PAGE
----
Many individuals who were in these institutions due to financial hardship were able to use their cash benefits to either return home or live in private facilities. Unfortunately, the elderly and infirm who required long-term care were left with few resources, which paved the way for private, fee collecting, unregulated sanatoriums to fill the void. (14) Although the care provided was often worse than the standard of care in almshouses, these private institutions were allowed to collect the resident's OAA benefits. (15) By the beginning of the 1950s, the OAA cash benefits, which had been intended to provide the monetary support the elderly required to live at home, had given rise to the nursing home industry.

    In 1946, Congress passed the Hospital Survey and Construction Act, generally known as the Hill-Burton Act, to promote the construction of hospitals and public health centers. (16) Soon after, in 1954, the Hill-Burton Act was amended to include nursing homes, chronic disease centers, treatment centers, and rehabilitation centers. (17) This changed the construction models and required non-profit nursing homes to be modeled after hospitals. More importantly, however, this was the first time legislation referred to nursing home care as part of the healthcare system rather than the welfare system.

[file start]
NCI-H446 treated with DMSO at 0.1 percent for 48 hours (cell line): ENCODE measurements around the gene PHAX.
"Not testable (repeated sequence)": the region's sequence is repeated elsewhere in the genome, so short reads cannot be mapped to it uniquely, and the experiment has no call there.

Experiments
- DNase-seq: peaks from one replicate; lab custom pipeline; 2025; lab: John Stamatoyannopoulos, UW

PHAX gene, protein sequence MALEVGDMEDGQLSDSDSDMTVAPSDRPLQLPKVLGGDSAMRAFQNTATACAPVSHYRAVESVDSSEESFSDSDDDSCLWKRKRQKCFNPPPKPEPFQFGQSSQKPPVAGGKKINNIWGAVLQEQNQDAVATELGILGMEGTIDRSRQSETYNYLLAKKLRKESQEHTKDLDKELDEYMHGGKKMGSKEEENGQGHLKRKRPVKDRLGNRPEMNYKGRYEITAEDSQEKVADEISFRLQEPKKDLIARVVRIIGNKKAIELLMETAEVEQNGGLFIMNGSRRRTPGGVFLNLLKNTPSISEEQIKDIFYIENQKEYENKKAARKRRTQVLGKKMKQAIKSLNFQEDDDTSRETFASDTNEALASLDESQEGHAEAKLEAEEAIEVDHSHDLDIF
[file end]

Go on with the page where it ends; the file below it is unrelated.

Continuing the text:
On July 30, 1965, President Lyndon B. Johnson signed Medicare and Medicaid into law, thereby providing low-cost health and hospitalization insurance to America's elderly and medical assistance to the "worthy poor." (18) Medicare was designed to provide health insurance rather than as a mean of custodial support. (19) Consequently, it was carefully written to exclude any form of extensive long-term nursing care unless it was post-hospitalization, convalescent, or rehabilitative care. (20) Initially, the post-hospitalization extended care coverage included up to sixty days of care, but Medicare was later amended to cover up to the first 100 days of care. (21)